For the past twenty years Mississippi author John M. Floyd has been one of the most widely published short-story writers in America. His work has been nominated for the Edgar Award, has won the Derringer Award three times, and has been nominated three times for the Pushcart Prize. In addition, his stories have been listed among the top fifty mysteries of the year seven times by Best American Mystery Stories editor Otto Penzler, and twice among the top twenty—and he was recently awarded the Edward D. Hoch Memorial Golden Derringer Award for lifetime achievement in short mystery fiction. Floyd’s work has been praised by James Patterson, Nevada Barr, Jan Burke, Carolyn Haines, Steve Hamilton, Marcus Sakey, Tom Franklin, and many others; Douglas Preston has called him “a master of the art of the short story.”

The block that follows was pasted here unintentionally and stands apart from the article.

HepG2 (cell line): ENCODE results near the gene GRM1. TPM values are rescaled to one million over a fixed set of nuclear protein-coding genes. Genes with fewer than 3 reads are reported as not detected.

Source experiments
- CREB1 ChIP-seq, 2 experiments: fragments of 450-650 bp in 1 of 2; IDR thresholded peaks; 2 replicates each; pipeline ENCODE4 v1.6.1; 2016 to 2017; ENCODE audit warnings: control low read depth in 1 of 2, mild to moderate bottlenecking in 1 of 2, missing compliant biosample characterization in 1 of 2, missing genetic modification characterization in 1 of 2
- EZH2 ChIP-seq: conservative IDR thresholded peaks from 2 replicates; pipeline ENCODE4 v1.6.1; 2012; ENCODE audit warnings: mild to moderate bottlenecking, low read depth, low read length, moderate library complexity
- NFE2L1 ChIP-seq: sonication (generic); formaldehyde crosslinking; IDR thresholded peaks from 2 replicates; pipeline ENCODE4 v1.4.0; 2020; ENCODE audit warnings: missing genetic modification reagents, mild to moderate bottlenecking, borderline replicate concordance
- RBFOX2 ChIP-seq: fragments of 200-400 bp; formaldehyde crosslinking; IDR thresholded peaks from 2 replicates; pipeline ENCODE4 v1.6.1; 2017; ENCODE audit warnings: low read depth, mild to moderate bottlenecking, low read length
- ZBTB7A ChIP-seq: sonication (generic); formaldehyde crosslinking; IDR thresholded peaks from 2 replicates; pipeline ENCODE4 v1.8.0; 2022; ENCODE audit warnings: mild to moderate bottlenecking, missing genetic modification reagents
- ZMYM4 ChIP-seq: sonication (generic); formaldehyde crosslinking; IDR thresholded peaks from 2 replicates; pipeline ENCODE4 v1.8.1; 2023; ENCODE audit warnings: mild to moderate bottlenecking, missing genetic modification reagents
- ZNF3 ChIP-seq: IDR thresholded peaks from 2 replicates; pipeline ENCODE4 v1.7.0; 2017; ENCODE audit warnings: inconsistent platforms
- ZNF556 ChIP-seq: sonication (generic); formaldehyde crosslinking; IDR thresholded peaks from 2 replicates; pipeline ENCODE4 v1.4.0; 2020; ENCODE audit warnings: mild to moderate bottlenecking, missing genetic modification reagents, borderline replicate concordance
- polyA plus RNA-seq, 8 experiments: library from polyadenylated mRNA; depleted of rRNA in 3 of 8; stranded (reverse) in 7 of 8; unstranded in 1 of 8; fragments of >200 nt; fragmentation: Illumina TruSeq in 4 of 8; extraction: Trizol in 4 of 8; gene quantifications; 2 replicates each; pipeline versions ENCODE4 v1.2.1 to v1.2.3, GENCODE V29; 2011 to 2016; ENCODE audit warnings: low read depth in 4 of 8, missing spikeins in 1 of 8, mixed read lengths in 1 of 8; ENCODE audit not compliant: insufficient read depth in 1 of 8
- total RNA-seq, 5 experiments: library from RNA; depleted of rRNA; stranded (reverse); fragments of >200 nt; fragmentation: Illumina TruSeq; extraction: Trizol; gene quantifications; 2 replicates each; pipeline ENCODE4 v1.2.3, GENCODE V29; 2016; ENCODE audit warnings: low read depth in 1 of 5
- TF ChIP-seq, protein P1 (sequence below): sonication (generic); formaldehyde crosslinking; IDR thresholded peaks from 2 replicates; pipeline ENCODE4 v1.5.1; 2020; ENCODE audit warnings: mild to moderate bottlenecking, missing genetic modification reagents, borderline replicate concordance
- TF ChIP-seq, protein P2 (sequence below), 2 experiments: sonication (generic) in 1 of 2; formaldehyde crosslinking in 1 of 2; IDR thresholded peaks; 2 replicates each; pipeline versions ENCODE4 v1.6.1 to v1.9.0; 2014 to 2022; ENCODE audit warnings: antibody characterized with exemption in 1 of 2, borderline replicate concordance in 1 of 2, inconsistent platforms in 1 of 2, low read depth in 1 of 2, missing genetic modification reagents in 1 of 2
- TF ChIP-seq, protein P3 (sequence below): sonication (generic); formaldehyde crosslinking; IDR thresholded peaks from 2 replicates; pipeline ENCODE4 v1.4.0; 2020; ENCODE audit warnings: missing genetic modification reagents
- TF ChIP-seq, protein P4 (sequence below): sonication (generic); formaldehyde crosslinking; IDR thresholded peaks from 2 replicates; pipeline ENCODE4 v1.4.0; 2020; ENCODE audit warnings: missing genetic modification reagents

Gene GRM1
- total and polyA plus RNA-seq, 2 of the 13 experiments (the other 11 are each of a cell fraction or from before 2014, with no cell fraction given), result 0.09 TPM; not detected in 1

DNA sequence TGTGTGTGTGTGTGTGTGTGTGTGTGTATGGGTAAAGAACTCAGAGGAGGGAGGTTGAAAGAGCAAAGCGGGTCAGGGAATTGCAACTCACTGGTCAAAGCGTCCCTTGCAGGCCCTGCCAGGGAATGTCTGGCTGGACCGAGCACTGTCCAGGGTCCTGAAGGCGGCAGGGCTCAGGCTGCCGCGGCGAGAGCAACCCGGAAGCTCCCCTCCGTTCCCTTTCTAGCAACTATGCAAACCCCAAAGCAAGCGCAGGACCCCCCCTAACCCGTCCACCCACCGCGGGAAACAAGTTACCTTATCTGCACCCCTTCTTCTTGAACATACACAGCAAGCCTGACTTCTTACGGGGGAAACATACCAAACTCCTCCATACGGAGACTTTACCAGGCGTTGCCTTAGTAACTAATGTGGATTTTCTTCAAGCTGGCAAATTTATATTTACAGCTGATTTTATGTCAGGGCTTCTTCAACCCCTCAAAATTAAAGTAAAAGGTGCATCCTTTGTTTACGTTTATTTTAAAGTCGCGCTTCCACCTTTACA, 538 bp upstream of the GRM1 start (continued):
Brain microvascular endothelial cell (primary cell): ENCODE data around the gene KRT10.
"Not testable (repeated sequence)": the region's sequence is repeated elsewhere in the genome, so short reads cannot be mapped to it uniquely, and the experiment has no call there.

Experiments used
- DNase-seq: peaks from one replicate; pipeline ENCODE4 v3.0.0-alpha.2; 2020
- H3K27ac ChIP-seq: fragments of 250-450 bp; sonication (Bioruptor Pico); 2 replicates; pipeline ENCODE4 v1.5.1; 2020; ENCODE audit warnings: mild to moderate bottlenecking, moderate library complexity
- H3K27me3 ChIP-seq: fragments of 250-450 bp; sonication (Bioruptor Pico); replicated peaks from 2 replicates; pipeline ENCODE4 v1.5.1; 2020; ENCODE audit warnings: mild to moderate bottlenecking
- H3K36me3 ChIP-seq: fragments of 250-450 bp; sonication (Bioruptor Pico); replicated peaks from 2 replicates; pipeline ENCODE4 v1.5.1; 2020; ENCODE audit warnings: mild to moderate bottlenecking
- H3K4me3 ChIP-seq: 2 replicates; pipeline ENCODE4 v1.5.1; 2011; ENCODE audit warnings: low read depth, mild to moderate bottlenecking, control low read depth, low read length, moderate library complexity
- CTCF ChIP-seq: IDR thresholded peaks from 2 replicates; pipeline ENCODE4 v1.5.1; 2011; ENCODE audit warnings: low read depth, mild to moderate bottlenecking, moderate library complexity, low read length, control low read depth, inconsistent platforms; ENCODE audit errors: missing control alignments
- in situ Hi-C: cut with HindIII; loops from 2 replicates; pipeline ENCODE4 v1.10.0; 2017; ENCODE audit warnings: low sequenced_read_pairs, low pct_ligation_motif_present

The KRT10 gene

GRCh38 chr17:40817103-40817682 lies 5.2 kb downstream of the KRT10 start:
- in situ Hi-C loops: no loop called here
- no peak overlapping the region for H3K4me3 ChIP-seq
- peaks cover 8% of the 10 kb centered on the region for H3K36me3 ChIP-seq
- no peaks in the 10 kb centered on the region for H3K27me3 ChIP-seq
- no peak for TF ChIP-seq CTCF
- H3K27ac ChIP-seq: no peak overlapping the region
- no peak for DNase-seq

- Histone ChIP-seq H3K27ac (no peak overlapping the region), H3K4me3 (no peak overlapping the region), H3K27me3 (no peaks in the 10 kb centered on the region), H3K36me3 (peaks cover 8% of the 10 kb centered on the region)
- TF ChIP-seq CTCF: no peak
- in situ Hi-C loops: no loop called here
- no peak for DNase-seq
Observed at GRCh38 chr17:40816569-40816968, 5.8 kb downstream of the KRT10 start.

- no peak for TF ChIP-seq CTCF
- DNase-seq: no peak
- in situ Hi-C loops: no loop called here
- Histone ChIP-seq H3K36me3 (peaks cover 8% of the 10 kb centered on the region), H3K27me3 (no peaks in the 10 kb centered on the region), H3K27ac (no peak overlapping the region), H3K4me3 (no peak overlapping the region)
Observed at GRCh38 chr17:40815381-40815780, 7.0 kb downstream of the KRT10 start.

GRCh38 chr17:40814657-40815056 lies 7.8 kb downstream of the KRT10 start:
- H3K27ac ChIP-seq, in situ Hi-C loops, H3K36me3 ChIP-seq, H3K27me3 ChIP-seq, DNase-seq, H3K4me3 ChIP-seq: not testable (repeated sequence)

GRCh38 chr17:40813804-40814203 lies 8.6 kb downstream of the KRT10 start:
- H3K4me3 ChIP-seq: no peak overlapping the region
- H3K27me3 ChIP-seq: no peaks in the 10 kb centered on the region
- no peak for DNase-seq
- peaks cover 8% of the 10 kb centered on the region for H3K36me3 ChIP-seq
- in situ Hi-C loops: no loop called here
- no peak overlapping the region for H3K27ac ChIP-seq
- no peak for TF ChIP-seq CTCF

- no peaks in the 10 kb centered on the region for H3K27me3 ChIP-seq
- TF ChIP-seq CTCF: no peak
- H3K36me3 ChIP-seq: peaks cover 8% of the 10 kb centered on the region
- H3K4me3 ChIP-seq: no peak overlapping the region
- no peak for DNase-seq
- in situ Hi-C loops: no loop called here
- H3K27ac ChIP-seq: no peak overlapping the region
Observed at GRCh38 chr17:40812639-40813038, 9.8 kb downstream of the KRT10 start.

Never has that talent been more evident than in this seventh collection of Floyd’s short fiction. All thirty stories contained in The Barrens are mystery/suspense, most are set in the steamy South, and six of them are installments in his popular “Law and Daughter” series, featuring Sheriff Lucy Valentine and her crimesolving mother Fran. Like his previous books—Rainbow’s End, Midnight, Clockwork, Deception, Fifty Mysteries, and Dreamland—the adventures here are full of quirky characters, Hitchcockian tension, and (maybe most important of all) plenty of plot twists and surprises.
Welcome to The Barrens. Proceed with caution . . .